Tales of Rock: Chris Cornell, Soundgarden and Audioslave Frontman, Dies at 52

So sad…

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I was going to publish a piece today about Sly Stone ending up living in a van.

But not now.

Wednesday I was home, writing the epilogue of another lost girlfriend, and listening to Soundgarden and the solo work of Chris Cornell. I never do that. I was actually listening to Badmotorfinger, the full album on You Tube, while I wrote my blog. The irony has struck me hard, and I am still trying to understand what is happening. I love the song “You Know My Name” from the James Bond film, Casino Royale. I always think of it as my theme song.

I woke up Thursday to a text from my buddy, Church that Chris had passed. I was shocked and saddened. It comes with a heavy heart that I publish today’s blog.

Chris Cornell, the powerful, dynamic singer whose band Soundgarden was one of the architects of grunge music, has died at 52.

The death of Soundgarden singer Chris Cornell has been ruled a suicide by the Wayne County Medical Examiner’s Office.

“The Medical Examiner has completed the autopsy on 52-year-old Chris Cornell, the Soundgarden musician who died last night in Detroit. The cause of death has been determined as hanging by suicide. A full autopsy report has not yet been completed. There is no additional information at this time.”

Spokesman Brian Bumbery told the Associated Press that Cornell was found in his hotel room at the MGM Grand Detroit following a tour date at Detroit’s Fox Theatre with the reunited Soundgarden, the band he’d fronted for over 30 years

Dontae Freeman, media relations manager for the Detroit Police Department, later told the newspaper, “He was found in his room with a band around his neck, but (the report) doesn’t say if it was attempted suicide or not.”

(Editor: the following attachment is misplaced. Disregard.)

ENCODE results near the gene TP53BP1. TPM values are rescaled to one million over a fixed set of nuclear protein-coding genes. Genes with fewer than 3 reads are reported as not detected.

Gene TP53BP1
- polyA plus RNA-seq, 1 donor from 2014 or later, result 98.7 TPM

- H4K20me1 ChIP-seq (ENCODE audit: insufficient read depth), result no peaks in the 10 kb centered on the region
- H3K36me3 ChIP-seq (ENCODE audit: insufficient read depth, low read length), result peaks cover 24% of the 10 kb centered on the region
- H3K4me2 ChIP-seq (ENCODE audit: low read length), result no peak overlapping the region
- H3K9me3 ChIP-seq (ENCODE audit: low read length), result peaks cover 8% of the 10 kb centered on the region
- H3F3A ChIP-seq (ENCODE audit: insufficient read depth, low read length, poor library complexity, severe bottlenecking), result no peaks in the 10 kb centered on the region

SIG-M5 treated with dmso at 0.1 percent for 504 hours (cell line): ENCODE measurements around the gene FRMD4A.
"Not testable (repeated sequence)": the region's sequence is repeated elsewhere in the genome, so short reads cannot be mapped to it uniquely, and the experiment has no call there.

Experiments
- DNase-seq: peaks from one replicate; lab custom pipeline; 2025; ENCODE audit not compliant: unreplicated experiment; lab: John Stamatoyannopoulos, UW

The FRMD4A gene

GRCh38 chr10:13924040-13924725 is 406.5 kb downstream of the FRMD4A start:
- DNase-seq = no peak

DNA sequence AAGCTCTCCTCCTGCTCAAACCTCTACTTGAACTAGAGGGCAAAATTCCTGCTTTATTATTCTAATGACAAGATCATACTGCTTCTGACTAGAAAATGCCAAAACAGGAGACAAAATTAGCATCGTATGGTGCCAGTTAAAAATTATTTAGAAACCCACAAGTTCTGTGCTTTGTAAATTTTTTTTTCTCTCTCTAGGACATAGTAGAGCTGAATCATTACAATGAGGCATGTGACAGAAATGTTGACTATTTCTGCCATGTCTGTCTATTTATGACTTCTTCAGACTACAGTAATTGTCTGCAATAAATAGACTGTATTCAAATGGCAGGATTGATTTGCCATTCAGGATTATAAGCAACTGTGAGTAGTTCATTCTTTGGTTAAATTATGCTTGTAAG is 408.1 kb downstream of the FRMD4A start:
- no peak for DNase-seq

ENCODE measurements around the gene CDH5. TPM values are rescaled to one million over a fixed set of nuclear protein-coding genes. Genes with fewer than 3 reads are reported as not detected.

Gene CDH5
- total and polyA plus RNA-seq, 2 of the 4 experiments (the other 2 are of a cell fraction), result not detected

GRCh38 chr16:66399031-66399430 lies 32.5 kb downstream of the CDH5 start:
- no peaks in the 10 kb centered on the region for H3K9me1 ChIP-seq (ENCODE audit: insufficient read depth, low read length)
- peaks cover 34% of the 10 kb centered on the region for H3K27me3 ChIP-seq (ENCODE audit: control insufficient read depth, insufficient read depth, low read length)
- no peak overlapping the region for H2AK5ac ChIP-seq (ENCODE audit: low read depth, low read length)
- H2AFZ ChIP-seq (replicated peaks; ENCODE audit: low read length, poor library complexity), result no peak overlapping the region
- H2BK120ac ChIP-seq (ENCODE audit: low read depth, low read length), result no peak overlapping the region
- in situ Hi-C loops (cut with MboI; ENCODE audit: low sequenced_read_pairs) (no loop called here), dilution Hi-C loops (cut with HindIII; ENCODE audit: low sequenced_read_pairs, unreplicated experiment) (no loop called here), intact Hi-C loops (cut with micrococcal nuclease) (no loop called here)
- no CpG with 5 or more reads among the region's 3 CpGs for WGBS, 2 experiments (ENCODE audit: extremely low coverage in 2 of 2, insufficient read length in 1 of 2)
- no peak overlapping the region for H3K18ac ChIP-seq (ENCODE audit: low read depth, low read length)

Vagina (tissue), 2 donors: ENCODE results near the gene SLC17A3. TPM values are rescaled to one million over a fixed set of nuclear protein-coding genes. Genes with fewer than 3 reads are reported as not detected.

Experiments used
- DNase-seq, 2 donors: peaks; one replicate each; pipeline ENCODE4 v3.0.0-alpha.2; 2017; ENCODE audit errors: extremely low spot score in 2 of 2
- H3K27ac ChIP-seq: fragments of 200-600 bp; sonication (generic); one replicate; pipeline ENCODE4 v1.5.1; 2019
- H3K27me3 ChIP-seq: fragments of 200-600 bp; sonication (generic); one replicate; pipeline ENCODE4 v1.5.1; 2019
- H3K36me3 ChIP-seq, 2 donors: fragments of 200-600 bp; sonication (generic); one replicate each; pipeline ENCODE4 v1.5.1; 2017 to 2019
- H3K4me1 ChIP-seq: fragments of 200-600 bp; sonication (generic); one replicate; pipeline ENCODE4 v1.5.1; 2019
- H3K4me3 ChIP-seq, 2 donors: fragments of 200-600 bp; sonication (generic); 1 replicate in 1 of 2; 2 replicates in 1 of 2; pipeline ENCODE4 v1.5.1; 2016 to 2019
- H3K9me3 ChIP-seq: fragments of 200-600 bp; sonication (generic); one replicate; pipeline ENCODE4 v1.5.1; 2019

Cornell had appeared to be in good spirits Wednesday when he tweeted, “Finally back to Rock City” before the show. However, Freeman noted that the singer’s wife, Vicky Karayiannis, asked a family friend and asked him to check on Cornell after the show later that evening. The friend forced open his hotel room door and found Cornell unresponsive on the bathroom floor.

Bumbery called Cornell’s death “sudden and unexpected” and said his wife and family are in shock. The statement said the family would be working closely with the Wayne County medical examiner to determine the cause and have asked for privacy.

Chris was born in 1964 in Seattle and helped form Soundgarden 20 years later. Sub Pop, then a fledgling record label, released the group’s first single, “Hunted Down,” in 1987, as well as two subsequent EPs. The group’s debut album, “Ultramega OK,” came a year later.

“Badmotorfinger,” released in 1991, benefited from the swell of attention that was beginning to surround the Seattle scene, where Soundgarden, along with Nirvana and Pearl Jam, were playing a high-octane, high-angst brand of rock ’n’ roll. Soundgarden’s musical journeys tended toward the knotty and dark, plunging into off-kilter meters and punctuated by Mr. Cornell’s voice, which could quickly shift from a soulful howl to a gritty growl.

Three of Soundgarden’s studio albums have been certified platinum, including “Superunknown,” from 1994, which featured “Black Hole Sun,” “Fell on Black Days,” “Spoonman” and “My Wave.”

The group — which includes the guitarist Kim Thayil, the bassist Ben Shepherd and the drummer Matt Cameron — disbanded in 1997, but it reunited in 2010 and performed regularly since then. In a review of a 2011 concert at the Prudential Center in Newark, The New York Times chief pop critic Jon Pareles called Soundgarden “one reunited band that can pick up right where it left off.” In 2012, it released “King Animal,” its first album in 16 years, which Mr. Pareles said “sounds like four musicians live in a room, making music that clenches and unclenches like a fist.”